4. Set BIOS (I know this is not technically Linux) to autostart when power is applied (the default is to use the switch on the computer).
  5. While I am in the BIOS I will often enable some of the options to speed up boot time, including reducing the length of the countdown before booting.
  6. If large amounts of storage are needed, use an SSD for the OS and a spinning disk drive or second SSD for the data.
  7. Change the default setting to not do a disk scan after X days or X boots. If your computer decides to do those scans you tend to stand around thinking your robot is broken, and then after it finally boots you wonder how it fixed itself.
  8. Have a system watchdog. This will let you detect if your software crashes so you can restart the system. At minimum you can add a software watchdog. Even better is to purchase a computer with an integrated hardware watchdog.
  9. Create a script in /etc/init.d/ for starting your process. Any paths you use should be absolute (and not relative) paths. The newer way to do this is with upstart, though I don’t have much experience with this yet.
  10. Add symlinks to your /etc/init.d/ in /etc/rc*.d for the code you want to run at a given runlevel. I usually put a symlink into /etc/rc2.d/, /etc/rc3.d/, and /etc/rc5.d/. The other way to do this is to just edit the /etc/rc.local file.
  11. Add /etc/udev entries for mapping devices (such as USB). This can sometimes be a tricky process that needs some experimentation with to get right. Learn More.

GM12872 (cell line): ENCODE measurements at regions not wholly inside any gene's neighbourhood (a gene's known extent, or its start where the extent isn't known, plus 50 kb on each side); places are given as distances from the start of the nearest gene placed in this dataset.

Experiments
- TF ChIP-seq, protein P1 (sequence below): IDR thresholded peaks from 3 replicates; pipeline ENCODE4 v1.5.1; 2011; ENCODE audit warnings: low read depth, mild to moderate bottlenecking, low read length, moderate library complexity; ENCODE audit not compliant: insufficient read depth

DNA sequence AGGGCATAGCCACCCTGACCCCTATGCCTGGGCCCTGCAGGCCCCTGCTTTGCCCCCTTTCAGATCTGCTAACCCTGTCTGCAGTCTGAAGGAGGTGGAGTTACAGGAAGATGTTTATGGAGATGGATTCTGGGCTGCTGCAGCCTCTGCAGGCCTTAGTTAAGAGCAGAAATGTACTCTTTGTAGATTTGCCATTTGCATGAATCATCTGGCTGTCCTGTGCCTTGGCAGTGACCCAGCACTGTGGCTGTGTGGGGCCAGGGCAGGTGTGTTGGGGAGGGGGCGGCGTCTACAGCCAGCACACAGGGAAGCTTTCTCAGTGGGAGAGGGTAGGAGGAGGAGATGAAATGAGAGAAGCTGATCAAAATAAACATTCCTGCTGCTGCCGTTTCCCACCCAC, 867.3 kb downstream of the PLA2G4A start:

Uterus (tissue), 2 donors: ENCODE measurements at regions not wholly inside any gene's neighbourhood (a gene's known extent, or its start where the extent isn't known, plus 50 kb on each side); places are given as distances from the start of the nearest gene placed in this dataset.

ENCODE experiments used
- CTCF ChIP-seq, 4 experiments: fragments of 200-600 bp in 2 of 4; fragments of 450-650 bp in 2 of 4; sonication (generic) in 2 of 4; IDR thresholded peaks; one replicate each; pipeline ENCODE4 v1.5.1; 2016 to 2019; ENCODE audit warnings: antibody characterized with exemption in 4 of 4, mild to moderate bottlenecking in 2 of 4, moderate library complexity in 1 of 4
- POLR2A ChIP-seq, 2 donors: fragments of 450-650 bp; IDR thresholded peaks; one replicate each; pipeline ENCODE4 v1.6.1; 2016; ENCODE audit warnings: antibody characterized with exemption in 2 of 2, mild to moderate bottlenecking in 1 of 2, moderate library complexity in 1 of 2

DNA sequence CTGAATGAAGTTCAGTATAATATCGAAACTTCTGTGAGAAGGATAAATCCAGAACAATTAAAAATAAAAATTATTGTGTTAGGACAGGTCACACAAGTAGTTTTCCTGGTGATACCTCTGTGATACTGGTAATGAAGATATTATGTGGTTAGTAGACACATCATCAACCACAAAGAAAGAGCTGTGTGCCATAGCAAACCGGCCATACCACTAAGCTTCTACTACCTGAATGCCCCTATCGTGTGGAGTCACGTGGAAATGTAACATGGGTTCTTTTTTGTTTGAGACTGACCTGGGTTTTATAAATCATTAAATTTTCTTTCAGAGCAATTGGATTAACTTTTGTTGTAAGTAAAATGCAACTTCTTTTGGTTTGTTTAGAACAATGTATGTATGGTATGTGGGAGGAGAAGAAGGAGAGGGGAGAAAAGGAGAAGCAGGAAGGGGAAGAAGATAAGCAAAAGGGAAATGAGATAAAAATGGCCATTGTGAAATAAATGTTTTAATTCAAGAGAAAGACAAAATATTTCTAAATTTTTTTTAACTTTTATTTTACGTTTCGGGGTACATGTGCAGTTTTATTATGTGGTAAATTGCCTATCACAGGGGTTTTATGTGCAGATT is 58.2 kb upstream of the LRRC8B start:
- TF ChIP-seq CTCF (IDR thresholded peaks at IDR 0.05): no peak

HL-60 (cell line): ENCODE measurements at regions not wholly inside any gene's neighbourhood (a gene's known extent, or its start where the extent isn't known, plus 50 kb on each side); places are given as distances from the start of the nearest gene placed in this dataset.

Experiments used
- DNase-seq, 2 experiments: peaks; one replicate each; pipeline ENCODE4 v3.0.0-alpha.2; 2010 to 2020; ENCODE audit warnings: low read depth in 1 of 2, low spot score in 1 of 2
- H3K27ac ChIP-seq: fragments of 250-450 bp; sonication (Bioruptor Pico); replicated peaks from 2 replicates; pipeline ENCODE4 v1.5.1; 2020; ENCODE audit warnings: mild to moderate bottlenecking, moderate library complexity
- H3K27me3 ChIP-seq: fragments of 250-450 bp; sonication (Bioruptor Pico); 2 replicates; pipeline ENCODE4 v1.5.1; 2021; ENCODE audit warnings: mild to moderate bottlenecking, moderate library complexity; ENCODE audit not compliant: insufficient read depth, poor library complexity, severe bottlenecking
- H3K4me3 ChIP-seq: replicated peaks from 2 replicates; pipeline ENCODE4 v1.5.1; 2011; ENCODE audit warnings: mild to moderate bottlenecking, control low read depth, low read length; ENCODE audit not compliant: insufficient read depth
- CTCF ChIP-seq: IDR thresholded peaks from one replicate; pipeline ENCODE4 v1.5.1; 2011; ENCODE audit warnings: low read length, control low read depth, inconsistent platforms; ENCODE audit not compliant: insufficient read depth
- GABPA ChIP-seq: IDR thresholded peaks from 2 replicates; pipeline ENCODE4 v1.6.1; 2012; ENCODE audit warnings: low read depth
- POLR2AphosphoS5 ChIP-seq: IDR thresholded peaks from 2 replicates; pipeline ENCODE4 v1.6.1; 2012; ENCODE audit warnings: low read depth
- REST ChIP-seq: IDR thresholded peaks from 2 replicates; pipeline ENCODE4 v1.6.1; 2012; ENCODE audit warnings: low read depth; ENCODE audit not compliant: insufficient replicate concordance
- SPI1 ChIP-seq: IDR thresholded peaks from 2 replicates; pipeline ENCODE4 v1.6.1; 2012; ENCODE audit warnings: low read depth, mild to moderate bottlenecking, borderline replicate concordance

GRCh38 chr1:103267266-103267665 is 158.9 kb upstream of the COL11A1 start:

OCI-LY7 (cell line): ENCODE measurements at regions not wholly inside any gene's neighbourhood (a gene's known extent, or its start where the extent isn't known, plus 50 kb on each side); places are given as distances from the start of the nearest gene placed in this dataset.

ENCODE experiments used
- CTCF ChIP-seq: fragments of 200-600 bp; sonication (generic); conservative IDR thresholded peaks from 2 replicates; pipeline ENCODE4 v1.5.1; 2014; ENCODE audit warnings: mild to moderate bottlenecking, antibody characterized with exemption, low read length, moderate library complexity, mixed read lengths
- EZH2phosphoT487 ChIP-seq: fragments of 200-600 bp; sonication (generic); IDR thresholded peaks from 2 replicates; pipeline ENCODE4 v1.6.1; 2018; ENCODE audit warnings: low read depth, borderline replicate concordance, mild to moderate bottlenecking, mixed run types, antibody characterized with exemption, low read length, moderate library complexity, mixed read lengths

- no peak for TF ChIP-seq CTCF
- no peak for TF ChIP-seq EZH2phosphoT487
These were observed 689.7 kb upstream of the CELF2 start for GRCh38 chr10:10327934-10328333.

12. Add other drives to /etc/fstab so that the drives come up the same with proper mount points and permissions every time. One thing to watch out for is that if the drive is not available, fstab might panic and not boot fully. If you think your drive might not be available (or you just want to be cautious) you can set nofail as one of the options.
  13. Disable all software updates (except maybe security updates). I have seen many times where a software update will break code that has been working for a long time.
  14. Good tools to install are ssh (or openssh) server and rsync for managing and updating code.
  15. Use GCC tool chains when possible. Do NOT mess with other tool chains unless you have a very good reason.
  16. Use top or htop to monitor system usage after loading your code. I try to only use around 75% of CPU and memory to allow for mostly repeatable code timing.
  17. If I am using a wired network (which I almost always do) I try to put my settings in /etc/networking/interfaces and not in the GUI network manager. The reason for this is that it is easier to remotely change the setting (I use SSH for everything) if you ever need to change them in the future. I rarely use wireless in an embedded application for reliability reasons. If I am using wireless I will often use the GUI out of laziness, but there are ways to still use config files for wireless (which is the better way).

There you have it – my list of things I do to stabilize and prepare a fresh Linux install to work in an embedded application.

What other steps do you take? Leave it in the comments below.



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Robots for Roboticists David Kohanbash is a Robotics Engineer in Pittsburgh, PA in the United States. He loves building, playing and working with Robots.
Robots for Roboticists David Kohanbash is a Robotics Engineer in Pittsburgh, PA in the United States. He loves building, playing and working with Robots.